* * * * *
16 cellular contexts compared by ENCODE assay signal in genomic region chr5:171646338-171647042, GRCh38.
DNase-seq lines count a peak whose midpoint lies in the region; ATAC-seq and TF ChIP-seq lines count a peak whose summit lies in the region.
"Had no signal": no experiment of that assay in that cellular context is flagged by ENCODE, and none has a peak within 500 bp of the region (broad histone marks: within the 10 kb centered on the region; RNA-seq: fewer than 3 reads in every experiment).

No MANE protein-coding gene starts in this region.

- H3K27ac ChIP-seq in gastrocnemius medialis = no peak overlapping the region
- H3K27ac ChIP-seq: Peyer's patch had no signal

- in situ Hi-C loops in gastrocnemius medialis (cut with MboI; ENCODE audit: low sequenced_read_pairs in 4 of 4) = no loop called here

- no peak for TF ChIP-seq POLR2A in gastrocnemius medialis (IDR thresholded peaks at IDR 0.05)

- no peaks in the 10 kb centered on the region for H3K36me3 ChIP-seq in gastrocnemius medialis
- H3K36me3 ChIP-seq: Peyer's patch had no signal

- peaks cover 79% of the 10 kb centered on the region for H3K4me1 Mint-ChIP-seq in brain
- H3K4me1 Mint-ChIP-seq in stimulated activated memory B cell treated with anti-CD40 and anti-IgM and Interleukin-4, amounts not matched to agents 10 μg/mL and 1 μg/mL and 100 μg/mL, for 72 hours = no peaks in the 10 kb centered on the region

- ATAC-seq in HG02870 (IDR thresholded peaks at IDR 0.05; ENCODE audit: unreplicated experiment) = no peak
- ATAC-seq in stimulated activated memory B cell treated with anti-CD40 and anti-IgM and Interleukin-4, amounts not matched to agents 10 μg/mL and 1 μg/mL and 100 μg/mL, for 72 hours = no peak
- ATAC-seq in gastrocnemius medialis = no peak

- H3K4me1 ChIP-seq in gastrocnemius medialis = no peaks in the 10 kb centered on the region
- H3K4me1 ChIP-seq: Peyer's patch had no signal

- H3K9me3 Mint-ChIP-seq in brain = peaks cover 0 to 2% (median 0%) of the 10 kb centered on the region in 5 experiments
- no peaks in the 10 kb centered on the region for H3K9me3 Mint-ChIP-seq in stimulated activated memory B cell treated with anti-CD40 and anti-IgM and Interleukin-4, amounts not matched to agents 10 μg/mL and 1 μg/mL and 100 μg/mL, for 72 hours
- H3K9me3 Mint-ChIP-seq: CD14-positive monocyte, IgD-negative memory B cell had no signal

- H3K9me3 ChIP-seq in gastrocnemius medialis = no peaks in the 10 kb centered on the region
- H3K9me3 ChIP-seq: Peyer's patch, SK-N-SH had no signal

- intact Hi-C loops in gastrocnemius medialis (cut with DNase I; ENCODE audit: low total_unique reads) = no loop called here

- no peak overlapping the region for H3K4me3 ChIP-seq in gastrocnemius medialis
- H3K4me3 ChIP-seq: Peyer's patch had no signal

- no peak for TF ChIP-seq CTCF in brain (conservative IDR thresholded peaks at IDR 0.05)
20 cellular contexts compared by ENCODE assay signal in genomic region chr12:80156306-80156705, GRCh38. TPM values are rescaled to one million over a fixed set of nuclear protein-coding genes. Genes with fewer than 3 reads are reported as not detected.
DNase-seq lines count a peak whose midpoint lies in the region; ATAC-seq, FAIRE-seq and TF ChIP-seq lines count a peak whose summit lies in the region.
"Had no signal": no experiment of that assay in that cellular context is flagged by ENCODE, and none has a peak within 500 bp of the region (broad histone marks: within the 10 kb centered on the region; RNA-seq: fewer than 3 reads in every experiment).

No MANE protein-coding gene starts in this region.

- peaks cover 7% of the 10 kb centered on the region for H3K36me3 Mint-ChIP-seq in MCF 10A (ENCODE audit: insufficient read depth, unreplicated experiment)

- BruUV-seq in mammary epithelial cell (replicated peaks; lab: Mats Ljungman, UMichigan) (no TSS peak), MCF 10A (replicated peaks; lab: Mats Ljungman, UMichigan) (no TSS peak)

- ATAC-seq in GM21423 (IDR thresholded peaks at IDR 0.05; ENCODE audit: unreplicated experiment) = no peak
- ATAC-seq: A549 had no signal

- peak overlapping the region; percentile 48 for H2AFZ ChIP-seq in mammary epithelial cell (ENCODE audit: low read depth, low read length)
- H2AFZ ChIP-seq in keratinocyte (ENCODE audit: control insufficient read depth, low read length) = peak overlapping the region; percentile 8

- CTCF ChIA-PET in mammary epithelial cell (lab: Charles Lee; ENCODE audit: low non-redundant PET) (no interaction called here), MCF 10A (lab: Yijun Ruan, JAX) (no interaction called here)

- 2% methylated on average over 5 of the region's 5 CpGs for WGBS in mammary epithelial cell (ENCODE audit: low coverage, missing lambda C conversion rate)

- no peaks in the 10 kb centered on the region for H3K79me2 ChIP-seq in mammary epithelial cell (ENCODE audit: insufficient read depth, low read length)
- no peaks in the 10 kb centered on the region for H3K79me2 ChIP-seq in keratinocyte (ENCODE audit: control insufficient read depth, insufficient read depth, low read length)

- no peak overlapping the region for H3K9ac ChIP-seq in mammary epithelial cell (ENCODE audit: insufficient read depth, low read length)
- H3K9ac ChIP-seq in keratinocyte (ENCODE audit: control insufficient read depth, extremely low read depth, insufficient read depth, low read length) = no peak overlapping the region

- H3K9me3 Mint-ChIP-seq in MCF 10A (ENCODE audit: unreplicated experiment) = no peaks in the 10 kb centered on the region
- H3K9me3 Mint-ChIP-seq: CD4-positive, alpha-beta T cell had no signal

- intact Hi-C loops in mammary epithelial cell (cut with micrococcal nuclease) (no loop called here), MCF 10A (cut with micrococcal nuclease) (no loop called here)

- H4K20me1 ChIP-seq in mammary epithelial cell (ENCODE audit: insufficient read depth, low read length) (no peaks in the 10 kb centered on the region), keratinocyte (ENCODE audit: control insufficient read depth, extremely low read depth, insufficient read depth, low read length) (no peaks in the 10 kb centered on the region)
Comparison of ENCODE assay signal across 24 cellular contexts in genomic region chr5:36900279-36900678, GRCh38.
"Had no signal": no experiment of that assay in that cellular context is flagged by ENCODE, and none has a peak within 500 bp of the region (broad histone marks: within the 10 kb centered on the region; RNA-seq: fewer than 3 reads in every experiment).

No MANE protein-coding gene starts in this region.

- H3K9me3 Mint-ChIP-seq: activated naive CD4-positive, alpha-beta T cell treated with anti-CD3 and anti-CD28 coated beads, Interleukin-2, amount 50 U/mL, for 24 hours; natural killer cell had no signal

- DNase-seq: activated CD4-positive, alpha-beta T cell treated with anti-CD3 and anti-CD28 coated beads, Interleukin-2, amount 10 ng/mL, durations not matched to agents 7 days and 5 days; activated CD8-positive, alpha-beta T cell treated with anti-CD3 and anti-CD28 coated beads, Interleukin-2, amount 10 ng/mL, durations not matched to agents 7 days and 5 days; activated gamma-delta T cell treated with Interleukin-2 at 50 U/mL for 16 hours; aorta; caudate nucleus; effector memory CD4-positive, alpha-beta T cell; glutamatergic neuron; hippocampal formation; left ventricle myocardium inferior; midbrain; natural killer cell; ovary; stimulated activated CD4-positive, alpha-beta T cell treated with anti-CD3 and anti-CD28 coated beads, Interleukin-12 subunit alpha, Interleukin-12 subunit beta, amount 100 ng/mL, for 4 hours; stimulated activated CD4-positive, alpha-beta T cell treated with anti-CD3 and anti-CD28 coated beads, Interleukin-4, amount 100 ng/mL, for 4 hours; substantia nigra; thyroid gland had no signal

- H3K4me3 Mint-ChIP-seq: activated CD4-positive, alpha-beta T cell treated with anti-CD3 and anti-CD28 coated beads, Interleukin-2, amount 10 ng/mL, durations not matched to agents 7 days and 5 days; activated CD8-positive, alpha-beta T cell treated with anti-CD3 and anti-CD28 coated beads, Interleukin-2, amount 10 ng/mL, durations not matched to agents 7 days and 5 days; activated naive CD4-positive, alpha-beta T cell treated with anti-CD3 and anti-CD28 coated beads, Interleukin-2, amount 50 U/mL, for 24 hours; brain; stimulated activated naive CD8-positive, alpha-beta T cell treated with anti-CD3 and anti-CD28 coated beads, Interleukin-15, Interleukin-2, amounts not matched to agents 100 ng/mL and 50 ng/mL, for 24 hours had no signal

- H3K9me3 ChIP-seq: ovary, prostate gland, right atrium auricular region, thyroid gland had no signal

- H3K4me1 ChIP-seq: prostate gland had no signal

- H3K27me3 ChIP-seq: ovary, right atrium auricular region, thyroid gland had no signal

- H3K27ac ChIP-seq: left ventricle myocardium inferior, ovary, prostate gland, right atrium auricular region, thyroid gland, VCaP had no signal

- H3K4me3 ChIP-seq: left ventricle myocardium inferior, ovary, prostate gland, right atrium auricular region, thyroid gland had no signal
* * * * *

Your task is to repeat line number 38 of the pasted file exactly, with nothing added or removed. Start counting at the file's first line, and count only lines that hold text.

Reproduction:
- 2% methylated on average over 5 of the region's 5 CpGs for WGBS in mammary epithelial cell (ENCODE audit: low coverage, missing lambda C conversion rate)